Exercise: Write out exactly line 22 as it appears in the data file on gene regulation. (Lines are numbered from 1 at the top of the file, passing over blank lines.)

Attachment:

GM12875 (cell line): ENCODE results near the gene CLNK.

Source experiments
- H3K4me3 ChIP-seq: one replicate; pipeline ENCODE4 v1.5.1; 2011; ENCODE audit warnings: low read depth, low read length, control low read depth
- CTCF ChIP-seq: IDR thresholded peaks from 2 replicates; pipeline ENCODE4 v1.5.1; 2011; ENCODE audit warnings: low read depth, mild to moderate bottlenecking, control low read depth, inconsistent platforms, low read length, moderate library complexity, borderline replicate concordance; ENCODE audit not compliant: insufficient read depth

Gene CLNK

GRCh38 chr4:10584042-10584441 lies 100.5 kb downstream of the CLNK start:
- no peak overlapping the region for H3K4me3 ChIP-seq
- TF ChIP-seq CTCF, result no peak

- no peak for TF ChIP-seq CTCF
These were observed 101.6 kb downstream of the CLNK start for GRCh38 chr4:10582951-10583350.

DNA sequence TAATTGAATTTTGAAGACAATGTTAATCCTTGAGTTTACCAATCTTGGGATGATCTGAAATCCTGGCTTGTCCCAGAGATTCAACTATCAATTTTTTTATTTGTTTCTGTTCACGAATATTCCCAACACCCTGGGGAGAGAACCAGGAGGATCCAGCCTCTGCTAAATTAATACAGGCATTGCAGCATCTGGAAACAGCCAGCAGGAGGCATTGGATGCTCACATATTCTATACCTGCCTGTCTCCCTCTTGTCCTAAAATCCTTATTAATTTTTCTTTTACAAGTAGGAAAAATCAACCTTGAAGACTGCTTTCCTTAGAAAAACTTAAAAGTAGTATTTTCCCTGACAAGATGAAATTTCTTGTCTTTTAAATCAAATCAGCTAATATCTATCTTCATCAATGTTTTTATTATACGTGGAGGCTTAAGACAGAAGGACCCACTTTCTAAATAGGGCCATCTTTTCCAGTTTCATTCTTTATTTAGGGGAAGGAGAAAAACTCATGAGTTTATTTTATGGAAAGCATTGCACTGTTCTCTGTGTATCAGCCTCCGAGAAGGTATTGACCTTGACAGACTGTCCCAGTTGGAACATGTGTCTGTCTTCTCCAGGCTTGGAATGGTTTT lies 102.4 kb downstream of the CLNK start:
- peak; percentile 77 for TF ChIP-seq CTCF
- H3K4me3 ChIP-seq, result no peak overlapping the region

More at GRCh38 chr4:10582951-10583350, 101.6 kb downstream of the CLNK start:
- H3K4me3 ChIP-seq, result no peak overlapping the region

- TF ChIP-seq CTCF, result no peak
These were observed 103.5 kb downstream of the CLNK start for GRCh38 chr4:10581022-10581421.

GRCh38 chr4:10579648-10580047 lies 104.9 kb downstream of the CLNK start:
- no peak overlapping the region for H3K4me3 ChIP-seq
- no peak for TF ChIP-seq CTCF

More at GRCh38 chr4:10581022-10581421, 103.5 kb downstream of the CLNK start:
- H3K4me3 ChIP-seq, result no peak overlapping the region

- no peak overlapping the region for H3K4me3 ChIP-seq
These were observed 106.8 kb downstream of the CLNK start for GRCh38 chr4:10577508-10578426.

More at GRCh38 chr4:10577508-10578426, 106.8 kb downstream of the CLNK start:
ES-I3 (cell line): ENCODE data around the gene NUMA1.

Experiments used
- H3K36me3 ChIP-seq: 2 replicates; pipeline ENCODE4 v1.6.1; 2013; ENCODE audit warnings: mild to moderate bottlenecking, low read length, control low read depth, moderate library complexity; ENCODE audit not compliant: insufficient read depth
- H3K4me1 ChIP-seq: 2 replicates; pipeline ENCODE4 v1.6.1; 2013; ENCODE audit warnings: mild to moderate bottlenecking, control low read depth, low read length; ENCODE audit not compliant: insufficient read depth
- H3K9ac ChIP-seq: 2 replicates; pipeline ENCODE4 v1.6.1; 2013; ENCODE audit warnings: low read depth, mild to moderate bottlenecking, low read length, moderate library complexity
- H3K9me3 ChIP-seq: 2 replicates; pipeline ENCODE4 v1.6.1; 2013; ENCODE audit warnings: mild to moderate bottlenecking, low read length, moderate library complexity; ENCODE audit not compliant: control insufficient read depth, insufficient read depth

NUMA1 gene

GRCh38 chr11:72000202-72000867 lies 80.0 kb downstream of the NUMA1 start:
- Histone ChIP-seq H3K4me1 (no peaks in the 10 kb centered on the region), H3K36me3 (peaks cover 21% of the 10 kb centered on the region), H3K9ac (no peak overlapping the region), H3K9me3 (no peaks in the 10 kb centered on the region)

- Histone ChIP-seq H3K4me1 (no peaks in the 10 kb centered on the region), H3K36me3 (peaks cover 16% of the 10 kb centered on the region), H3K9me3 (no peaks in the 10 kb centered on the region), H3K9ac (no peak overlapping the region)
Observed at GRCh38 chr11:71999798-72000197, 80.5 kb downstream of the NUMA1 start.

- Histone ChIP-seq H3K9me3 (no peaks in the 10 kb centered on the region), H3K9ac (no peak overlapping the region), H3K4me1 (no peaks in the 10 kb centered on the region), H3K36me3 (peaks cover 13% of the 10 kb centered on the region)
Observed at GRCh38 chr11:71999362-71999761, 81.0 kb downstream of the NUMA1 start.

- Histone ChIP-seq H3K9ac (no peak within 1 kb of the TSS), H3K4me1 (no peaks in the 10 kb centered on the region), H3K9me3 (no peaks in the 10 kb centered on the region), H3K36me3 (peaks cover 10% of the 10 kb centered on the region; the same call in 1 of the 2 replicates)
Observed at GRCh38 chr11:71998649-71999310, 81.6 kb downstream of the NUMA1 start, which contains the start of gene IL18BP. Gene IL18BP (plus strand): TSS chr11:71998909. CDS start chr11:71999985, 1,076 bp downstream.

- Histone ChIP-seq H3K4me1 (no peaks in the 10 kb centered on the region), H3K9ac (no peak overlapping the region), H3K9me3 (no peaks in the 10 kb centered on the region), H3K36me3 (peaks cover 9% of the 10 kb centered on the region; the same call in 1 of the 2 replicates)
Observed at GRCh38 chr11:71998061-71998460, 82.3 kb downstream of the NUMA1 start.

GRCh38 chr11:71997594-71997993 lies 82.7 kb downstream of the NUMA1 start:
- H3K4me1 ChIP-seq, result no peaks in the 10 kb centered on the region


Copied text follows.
- H3K4me3 ChIP-seq, result no peak overlapping the region